Biogeosciences [B]

 CC:Hall E  Sunday  1400h

Biogeosciences General Contributions Posters

Presiding:  S Sebestyen, U.S. Forest Service; D Scott, Virginia Tech


Trace elements in bivalves from the Rio Cruces, Chile, trace watershed evolution after a major earthquake and challenge a postulated chemical spill from a pulp plant

* Risk, M (, Mike Risk, PO Box 1195, Durham, ON N0G 1R0, Canada
Burchell, M, Anthropology, McMaster University, Hamilton, ON L8S 4L9, Canada
Nairn, R (, Baird & Associates, 627 Lyons Lane, Oakville, ON L6J 5Z7, Canada
Tubrett, M (, Inco Innovation Centre, Memorial University, St. John's, NL A1C 5S7, Canada
Forsterra, G (, Huinay Scientific Field Station, PO Box 462, Puerto Montt, Chile

In May, 1960, the largest recorded earthquake in the history of the planet hit southern Chile, dropping part of the course of the Rio Cruces by 2m and creating an extensive wetland. The Brazilian Waterweed Egeria densa colonised the area, and became a primary food source for large populations of the Black-necked Swan, Cygnus melancoryphus. In 2004, a large pulp mill commenced operations upstream on the river. According to local reports, immediately after the opening of the plant, the weed died and the swans left. There was public outcry, and a search for a cause or a culprit. It was postulated that some sort of chemical spill from the plant caused the weed to die, resulting in departure of the swans. In 2008, we collected specimens of the bivalve Diplodon chilensis from several locations downstream from the Plant and towards the wetland to see if there was evidence of a chemical spill recorded in the shells. We prepared thin-sections of the shells to observe growth line development and patterns. Additionally, shell samples were analysed for stable oxygen isotopes and trace elements, using LA-ICP/MS. Based on annual growth lines, some of the bivalves were long-lived, with an age of more than 50 years. These individuals settled in the river shortly after the earthquake, and have lived there continuously ever since. Annual and sub-annual banding was clear, and the annual cyclicity of the major bands was verified with oxygen isotope analysis. There are no changes in growth corresponding to 2004. Trace element scans provided a wealth of information on the evolution of this earthquake-impacted wetland. Barium, Strontium and Manganese all showed strong annual cyclicity. From the analysis of older specimens, we interpret the high peaks of the Ba signal as reflecting soil erosion-Ba peaks are large immediately after the earthquake, then they diminish through time. Sr is likely a temperature signal, and Mn reflects runoff. Minor peaks in Cu, As and Pb probably reflect agricultural sprays. There is no evidence of a chemical spill in 2004, or at any time, reflected either in shell growth or trace element patterns. The disappearance of the weed has probably been due to a process of natural succession, and the Plant's opening was an unhappy coincidence. Sedimentation rates in the wetland are very high, and the environment is now less favorable to the weed.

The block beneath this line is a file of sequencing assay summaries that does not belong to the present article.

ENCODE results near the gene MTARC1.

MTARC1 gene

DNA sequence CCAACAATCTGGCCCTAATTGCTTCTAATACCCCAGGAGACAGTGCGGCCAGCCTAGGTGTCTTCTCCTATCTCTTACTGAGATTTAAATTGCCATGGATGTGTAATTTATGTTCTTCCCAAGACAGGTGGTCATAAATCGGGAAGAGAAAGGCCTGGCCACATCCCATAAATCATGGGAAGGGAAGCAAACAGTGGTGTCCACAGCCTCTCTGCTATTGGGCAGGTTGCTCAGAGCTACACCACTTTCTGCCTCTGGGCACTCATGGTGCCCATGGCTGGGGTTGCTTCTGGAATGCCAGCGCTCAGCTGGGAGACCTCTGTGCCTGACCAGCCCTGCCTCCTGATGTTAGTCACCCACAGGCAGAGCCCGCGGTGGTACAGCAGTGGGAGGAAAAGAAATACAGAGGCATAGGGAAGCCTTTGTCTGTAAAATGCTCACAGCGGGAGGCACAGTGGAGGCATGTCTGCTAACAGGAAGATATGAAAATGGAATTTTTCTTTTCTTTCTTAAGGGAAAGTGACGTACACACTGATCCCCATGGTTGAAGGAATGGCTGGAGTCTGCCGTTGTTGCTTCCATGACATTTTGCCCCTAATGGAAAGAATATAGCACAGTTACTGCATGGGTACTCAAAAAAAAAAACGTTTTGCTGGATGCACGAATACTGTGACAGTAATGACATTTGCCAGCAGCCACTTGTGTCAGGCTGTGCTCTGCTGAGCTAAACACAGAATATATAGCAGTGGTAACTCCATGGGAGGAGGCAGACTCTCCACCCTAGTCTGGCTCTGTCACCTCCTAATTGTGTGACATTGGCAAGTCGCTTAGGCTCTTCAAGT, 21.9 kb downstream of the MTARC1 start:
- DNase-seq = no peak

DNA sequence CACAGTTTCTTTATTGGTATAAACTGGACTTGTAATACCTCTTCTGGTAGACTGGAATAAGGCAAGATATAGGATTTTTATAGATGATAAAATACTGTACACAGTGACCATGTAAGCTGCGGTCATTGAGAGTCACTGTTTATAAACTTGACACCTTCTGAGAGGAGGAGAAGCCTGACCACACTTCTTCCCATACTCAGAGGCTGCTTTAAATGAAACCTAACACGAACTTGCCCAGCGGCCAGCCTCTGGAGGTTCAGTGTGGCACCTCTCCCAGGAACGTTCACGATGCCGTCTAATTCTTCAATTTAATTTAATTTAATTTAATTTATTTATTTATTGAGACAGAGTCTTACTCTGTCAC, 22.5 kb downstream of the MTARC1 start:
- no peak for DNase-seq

Volcano-Sedimentary Hosted Diatomite Occurrences: Alayunt (Kutahya), West Anatolia, Turkey

* Budakoglu, M (, Istanbul Technical University, Faculty of Mines Ore deposits and Geochemistry Department Maslak, Istanbul, 34469, Turkey
Elmas, N
EM: , The First Regional Directorate of Bank of Provinces, Department of Drinking Water, Istanbul, 34846, Turkey
Bentli, I
EM: , Dumlupýnar University, Department of Mining Engineering, Istanbul, 43020, Turkey
Kumral, M
EM: , Istanbul Technical University, Faculty of Mines Ore deposits and Geochemistry Department Maslak, Istanbul, 34469, Turkey
Deniz, N
EM: , Dumlupýnar University, Department of Mining Engineering, Istanbul, 43020, Turkey

Diatomite (Diatomaceous Earth or "DE") is a sedimentary rock primarily composed of the fossilized remains of unicellular fresh water plants known as Diatoms. This study presents geochemical, mineralogical and economic characteristics of the Volcano-sedimentary hosted Alayunt diatomite occurrences. Lacustrine sedimentation is the principal industrial mineral sources for the studied district. Alayunt diatomites are known as one of the important industrial mineral deposits in West Anatolia because of their significant chemical and physical nature. Representative samples were collected from the location of the deposit, at spring conditions, to examine host rock, deposition features, chemical and physical characteristics. Late Miocene-Early Pliocene aged freshwater diatomite deposit was related to lacustrine-type sedimentary processes. Observed morphology and structure at the field are the main indicator of syngenetic deposition in the lacustrine basin. Diatomite shows horizontal layers in the volcano sedimentary host rock. XRD patterns of diatomite show dominant amorphous silica with small amounts of cristobalite. SEM micro-photos indicate that Alayunt diatomites are generally composed of benthic and the rare planktonic species. Chemical data show that diatomites have high silica contents (above 85 % SiO2) and low contaminants. Results suggest that Alayunt diatomite has economic importance for industry because of favorable geological-depositional, geochemical and physical features. Diatomite consists of approximately 90% silicon dioxide, with the remainder of its contents being elemental minerals, which are essential for plant growth. All of these unique factors make Diatomite the premium horticultural grade medium for all growing applications.